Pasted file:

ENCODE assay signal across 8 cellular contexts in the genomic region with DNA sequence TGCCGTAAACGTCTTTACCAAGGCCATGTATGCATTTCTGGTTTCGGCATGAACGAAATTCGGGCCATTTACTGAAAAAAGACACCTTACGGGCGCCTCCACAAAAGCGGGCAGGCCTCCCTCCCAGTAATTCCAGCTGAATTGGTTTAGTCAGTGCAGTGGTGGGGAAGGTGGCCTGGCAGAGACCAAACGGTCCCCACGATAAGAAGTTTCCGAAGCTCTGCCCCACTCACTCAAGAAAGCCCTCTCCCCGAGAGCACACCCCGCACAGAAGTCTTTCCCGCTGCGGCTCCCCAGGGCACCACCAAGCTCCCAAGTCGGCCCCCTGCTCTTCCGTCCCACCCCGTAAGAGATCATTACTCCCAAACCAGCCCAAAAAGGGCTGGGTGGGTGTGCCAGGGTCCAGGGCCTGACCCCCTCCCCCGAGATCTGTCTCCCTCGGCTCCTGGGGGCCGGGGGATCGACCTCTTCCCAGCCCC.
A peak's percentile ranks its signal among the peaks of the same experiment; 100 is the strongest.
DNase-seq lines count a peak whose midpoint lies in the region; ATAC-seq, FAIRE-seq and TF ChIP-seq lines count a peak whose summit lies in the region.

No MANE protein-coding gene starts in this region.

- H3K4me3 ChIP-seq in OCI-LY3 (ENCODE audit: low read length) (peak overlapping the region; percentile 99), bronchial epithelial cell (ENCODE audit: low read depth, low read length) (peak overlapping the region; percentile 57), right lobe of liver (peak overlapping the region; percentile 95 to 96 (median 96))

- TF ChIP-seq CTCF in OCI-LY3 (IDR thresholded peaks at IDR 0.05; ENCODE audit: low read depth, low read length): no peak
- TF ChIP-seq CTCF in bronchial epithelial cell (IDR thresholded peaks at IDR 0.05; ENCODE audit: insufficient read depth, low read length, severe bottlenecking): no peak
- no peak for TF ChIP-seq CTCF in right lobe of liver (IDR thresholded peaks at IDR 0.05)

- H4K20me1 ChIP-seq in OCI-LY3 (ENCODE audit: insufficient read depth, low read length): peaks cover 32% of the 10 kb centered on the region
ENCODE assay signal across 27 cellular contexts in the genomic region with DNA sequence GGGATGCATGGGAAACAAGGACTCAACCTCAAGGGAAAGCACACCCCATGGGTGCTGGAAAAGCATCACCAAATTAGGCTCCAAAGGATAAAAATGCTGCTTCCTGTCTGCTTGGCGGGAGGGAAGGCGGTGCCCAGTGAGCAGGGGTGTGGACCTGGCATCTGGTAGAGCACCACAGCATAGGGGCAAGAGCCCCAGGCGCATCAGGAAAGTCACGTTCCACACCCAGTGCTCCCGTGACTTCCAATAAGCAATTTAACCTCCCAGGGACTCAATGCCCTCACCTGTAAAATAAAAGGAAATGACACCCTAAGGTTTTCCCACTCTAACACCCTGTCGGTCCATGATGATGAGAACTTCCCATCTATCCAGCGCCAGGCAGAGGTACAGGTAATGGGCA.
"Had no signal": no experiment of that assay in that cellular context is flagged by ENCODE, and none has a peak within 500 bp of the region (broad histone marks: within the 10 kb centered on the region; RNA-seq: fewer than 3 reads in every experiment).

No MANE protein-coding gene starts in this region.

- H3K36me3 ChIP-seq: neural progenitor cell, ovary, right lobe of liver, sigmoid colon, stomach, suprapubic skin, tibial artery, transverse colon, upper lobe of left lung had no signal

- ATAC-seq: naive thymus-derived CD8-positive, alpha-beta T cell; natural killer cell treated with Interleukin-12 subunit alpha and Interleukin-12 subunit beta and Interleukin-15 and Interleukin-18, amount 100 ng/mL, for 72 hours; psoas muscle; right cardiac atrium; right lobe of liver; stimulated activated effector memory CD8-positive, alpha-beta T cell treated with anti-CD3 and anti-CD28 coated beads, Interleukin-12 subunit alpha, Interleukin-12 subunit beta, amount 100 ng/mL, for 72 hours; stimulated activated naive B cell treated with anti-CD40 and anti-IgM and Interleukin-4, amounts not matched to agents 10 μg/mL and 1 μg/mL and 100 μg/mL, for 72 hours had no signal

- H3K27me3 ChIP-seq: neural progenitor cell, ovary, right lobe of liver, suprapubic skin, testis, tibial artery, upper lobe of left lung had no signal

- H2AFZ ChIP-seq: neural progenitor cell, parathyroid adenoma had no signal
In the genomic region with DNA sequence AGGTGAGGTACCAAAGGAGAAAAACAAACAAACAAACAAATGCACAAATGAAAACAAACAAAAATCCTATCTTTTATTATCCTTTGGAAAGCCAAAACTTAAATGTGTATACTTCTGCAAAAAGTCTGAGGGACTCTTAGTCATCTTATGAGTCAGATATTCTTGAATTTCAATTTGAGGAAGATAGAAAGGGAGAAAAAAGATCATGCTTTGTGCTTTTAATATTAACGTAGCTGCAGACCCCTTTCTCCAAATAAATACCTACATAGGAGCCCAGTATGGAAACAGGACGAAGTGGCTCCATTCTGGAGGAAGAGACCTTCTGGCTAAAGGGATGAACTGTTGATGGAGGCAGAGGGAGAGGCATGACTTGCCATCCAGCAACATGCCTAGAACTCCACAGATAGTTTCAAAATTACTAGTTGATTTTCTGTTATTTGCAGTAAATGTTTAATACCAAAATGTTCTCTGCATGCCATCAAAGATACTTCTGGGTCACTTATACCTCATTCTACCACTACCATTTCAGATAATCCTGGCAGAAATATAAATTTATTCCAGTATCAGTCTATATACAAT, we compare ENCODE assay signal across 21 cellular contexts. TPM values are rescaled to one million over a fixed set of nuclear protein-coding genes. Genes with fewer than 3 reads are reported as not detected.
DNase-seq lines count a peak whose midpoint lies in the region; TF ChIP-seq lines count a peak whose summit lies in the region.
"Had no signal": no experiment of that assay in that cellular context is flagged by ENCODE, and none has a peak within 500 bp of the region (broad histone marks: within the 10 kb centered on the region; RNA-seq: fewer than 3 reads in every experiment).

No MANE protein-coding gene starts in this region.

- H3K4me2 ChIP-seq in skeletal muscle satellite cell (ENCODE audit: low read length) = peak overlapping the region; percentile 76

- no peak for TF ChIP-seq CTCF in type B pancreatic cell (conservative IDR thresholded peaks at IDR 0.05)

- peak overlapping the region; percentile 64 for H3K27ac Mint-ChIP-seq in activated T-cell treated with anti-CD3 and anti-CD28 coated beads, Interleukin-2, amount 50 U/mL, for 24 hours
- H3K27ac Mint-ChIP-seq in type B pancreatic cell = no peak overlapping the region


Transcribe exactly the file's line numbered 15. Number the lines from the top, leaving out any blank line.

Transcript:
- H3K27me3 ChIP-seq: neural progenitor cell, ovary, right lobe of liver, suprapubic skin, testis, tibial artery, upper lobe of left lung had no signal